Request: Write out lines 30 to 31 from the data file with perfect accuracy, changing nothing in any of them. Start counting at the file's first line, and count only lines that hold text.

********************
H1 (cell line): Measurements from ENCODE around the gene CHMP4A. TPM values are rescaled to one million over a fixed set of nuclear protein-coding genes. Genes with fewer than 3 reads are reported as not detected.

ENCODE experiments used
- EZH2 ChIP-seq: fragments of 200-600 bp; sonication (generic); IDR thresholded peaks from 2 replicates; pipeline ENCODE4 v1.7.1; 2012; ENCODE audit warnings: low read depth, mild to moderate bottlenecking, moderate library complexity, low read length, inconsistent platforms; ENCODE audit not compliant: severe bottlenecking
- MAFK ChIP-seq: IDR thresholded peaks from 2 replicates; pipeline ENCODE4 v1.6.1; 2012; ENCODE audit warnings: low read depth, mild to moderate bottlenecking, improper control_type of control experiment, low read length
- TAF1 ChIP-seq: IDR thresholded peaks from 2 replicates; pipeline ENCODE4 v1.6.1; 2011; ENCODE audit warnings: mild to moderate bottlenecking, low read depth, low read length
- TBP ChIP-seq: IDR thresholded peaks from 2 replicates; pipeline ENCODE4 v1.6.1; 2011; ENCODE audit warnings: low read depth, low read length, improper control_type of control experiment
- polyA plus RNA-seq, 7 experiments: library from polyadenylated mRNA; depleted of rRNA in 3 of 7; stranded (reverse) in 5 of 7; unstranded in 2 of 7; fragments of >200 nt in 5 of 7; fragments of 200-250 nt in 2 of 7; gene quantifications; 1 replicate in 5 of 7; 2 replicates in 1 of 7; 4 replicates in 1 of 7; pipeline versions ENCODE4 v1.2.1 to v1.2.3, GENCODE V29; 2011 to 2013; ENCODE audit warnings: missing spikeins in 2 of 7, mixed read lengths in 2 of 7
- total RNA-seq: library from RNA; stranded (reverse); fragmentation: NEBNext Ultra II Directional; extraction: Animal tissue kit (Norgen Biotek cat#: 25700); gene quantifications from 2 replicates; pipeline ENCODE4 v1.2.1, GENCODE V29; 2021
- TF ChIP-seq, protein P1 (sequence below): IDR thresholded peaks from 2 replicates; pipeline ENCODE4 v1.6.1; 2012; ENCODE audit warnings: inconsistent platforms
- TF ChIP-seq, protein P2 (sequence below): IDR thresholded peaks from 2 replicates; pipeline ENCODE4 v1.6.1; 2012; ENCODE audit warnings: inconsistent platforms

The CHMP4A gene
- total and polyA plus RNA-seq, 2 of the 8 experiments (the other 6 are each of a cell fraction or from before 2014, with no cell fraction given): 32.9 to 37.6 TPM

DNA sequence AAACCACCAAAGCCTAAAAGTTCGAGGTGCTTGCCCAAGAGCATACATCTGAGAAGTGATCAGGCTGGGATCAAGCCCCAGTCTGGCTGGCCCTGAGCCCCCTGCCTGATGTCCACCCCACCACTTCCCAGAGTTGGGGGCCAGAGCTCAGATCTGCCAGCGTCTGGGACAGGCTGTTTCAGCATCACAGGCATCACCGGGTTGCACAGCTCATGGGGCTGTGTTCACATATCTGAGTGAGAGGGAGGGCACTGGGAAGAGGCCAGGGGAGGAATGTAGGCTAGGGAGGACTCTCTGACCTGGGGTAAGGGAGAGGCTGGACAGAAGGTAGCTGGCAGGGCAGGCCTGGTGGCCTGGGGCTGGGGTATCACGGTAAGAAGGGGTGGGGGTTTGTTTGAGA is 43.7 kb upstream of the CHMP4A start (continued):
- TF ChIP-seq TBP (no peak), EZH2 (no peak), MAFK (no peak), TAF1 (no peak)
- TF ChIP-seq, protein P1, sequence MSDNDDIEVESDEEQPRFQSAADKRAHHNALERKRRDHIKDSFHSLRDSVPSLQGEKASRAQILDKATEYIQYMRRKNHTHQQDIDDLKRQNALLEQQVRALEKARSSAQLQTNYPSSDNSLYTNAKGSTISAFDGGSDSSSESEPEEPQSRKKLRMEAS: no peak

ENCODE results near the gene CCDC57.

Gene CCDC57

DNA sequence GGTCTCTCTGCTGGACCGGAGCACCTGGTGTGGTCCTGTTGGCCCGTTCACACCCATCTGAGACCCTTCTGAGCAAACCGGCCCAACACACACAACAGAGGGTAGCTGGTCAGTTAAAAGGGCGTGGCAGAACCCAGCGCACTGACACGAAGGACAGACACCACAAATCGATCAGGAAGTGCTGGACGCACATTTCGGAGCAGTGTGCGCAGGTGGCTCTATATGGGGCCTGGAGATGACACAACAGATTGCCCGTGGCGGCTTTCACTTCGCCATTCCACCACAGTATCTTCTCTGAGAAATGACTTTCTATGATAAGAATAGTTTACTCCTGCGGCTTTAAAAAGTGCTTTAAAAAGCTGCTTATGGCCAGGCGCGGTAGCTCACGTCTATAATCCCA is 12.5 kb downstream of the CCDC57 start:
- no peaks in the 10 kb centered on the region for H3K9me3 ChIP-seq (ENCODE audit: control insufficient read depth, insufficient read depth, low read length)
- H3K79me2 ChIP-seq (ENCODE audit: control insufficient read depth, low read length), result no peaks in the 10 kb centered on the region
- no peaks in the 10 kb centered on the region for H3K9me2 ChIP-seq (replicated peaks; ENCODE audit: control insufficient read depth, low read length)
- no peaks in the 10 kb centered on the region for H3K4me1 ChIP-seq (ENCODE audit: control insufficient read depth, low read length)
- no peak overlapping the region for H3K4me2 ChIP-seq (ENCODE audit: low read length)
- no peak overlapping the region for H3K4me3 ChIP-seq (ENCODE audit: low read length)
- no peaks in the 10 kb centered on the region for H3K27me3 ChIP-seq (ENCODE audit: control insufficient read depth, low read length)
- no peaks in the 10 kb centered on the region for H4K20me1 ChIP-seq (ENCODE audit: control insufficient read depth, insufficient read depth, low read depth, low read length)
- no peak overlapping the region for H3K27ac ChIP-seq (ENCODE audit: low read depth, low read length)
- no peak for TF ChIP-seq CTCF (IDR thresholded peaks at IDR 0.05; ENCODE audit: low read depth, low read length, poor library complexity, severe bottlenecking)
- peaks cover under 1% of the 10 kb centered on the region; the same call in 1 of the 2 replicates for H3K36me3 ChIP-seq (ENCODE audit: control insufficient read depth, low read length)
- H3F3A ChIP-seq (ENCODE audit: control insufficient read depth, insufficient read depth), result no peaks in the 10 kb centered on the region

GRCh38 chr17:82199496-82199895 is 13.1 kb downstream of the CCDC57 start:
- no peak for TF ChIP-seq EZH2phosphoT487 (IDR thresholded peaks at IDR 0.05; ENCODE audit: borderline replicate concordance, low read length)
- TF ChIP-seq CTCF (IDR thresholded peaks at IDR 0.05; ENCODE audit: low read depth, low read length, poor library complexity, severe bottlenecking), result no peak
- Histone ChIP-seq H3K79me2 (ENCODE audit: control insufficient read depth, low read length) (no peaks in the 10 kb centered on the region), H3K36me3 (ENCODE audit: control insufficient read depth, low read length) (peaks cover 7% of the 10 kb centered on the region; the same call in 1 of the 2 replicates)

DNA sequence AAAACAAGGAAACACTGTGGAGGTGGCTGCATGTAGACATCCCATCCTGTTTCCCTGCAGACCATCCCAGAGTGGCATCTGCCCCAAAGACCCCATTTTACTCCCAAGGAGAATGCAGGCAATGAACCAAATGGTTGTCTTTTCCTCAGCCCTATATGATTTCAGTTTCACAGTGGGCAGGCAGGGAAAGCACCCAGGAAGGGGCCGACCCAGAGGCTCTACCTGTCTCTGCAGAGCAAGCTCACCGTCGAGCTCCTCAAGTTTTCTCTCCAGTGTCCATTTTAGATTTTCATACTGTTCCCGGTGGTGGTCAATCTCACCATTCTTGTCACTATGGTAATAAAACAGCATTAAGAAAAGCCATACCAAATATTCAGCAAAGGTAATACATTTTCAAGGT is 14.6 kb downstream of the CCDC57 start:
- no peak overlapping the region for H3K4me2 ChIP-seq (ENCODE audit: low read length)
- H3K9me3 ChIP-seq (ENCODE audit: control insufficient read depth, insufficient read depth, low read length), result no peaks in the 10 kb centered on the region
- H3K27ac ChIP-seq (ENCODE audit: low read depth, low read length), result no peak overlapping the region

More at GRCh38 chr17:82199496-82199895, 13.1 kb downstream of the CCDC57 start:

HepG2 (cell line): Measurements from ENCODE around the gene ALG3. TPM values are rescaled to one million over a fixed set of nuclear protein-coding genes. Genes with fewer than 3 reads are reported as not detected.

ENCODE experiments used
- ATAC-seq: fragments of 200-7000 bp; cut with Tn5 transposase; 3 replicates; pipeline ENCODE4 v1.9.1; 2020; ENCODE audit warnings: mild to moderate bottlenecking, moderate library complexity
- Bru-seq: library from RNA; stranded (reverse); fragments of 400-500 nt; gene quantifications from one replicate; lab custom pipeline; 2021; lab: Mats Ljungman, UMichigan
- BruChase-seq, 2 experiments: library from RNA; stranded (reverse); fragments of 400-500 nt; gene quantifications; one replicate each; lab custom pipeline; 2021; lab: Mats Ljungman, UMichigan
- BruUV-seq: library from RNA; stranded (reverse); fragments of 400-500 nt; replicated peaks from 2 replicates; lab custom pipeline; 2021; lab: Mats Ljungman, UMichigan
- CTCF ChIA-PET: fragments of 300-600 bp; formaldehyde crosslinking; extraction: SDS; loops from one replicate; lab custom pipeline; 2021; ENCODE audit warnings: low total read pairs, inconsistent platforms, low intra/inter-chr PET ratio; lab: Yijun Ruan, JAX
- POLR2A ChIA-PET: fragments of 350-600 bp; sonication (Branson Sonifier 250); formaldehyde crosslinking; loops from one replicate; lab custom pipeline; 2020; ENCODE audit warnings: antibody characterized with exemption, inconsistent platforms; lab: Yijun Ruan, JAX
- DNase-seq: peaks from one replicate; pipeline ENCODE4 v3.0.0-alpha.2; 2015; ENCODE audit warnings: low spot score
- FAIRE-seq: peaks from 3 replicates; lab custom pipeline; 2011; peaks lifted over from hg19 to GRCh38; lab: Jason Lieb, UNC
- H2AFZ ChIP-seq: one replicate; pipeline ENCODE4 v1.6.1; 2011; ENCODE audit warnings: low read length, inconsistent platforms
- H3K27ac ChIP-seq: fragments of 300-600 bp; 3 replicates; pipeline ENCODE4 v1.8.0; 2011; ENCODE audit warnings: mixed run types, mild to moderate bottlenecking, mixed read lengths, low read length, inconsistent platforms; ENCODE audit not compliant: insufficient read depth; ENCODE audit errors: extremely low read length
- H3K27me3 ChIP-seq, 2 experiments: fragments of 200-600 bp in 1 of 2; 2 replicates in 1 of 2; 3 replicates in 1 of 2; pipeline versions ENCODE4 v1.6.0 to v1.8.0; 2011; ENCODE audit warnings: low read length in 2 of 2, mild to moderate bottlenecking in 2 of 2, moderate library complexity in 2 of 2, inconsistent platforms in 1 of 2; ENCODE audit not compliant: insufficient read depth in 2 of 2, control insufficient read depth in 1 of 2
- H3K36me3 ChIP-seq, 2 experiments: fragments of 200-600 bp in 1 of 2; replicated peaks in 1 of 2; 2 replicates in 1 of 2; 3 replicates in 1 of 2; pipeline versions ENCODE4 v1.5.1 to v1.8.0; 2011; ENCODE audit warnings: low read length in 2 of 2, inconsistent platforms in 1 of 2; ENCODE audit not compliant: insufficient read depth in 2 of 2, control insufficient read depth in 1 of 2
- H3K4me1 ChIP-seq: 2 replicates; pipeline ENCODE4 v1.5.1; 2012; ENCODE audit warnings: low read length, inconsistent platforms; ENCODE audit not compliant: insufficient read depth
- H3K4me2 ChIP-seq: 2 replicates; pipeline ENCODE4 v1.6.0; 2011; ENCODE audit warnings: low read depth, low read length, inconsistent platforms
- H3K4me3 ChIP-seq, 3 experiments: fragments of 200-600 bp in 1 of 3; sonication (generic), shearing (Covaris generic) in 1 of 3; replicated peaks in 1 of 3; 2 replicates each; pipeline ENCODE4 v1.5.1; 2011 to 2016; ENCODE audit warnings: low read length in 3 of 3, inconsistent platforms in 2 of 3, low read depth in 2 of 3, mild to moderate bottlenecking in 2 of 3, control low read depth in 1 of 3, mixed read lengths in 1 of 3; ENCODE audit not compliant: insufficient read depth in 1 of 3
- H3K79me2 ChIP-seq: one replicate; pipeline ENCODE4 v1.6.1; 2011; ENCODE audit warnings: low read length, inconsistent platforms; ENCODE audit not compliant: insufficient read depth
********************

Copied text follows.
- H3F3A ChIP-seq (ENCODE audit: control insufficient read depth, insufficient read depth), result no peaks in the 10 kb centered on the region

GRCh38 chr17:82199496-82199895 is 13.1 kb downstream of the CCDC57 start: